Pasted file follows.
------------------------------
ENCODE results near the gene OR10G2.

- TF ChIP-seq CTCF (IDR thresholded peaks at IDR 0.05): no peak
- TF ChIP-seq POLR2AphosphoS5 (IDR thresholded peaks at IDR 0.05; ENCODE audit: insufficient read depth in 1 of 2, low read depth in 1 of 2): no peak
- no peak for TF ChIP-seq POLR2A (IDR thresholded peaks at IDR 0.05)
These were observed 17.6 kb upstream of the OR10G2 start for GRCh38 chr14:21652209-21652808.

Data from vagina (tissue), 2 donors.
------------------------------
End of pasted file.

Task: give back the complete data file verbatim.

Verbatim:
ENCODE results near the gene OR10G2.

- TF ChIP-seq CTCF (IDR thresholded peaks at IDR 0.05): no peak
- TF ChIP-seq POLR2AphosphoS5 (IDR thresholded peaks at IDR 0.05; ENCODE audit: insufficient read depth in 1 of 2, low read depth in 1 of 2): no peak
- no peak for TF ChIP-seq POLR2A (IDR thresholded peaks at IDR 0.05)
These were observed 17.6 kb upstream of the OR10G2 start for GRCh38 chr14:21652209-21652808.

Data from vagina (tissue), 2 donors.